Second, low-voter turnout in many areas around the country speaks to the ways that incumbents in both major parties have gerrymandered districts to secure perpetual incumbency for themselves. Indeed, most House races had already been decided before the election, and thus voting in most districts was a pro forma activity. Indeed, on the eve of the race, only 20 House races were listed in the media as being "in play"! Thus the Democrats' stubborn defense of a rigid two-party system has led to deal-making favoring incumbency in both major parties, undercutting interest in national elections and playing right into Republican hands — who consistently do better in elections with low voter turnouts.
Third, low voter turnout in some areas, like California, reflected the unappealing candidates Democrats ran in some areas — like California's Gray Davis, who took tons of money from shady corporations and fell over himself to prove he could lock away as many poor people as any Republican. He thus "won" an election by only five percentage points against an even sorrier Republican candidate, while the Green Party took five percent of the governor's vote. Not a good sign for a "centrist" national strategy for future Democratic candidates, as California is now an overwhelmingly Democratic state.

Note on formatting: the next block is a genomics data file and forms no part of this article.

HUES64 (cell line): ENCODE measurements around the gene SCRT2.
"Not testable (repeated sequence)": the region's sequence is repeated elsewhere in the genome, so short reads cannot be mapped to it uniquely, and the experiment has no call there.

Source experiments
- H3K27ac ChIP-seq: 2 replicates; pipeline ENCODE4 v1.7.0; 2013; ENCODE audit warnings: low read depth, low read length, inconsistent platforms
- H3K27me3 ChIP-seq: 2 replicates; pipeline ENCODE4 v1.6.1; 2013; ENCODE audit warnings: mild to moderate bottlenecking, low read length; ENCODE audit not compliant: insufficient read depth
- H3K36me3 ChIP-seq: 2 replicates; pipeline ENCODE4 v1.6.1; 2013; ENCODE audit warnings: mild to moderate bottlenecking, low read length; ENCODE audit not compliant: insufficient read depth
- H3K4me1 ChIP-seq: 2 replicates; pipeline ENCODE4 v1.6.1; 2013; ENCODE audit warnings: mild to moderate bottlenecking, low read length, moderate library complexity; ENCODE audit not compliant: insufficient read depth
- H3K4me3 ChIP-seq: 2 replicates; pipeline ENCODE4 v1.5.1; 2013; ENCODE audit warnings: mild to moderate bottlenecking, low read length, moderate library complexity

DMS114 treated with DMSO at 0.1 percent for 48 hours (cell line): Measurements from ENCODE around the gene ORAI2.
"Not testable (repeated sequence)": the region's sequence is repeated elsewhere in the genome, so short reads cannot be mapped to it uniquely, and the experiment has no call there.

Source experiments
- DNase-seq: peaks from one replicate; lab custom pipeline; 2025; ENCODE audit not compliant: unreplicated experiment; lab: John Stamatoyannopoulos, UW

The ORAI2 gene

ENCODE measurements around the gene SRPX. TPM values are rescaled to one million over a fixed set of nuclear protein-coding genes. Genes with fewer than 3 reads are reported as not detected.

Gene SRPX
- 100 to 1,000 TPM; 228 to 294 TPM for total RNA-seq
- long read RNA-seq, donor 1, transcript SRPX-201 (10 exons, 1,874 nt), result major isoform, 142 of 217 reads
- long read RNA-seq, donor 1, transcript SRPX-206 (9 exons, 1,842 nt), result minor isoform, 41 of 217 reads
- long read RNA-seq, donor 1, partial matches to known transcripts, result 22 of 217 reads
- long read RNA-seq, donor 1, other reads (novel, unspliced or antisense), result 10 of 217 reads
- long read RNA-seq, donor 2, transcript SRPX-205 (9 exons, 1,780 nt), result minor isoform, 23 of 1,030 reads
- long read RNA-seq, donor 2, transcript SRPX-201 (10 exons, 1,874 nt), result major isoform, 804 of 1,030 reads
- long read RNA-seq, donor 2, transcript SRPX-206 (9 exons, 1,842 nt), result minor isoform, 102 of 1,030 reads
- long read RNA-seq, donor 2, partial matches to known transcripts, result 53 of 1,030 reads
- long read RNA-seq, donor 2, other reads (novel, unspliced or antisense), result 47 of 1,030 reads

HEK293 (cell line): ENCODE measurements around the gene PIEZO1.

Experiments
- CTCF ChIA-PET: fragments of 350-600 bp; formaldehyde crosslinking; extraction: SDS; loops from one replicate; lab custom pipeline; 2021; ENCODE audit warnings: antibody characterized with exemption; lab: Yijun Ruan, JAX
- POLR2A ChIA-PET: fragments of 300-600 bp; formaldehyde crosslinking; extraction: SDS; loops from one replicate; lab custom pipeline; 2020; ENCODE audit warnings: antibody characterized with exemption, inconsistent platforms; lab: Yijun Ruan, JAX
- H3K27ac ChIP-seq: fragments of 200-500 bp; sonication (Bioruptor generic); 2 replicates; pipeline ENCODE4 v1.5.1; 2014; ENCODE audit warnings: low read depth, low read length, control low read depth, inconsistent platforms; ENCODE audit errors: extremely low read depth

Fourth, and most crucially, the national Democratic leadership's "defensive" strategy — from its inept and contemptible acquiescence to Bush's war resolution in October, to its failure to articulate a powerful critique of corporate corruption, to its inability to articulate what in fact the party stands for on a national level — proved a disastrous failure. As The Nation argued two weeks ago, the Democratic Party must change its national leadership and take a distance from its corporate entanglements, or it will be relegated to the status of permanent junior partner in a de facto one-party regime. Of course, this means standing for something and articulating a progressive agenda. More on this in a moment.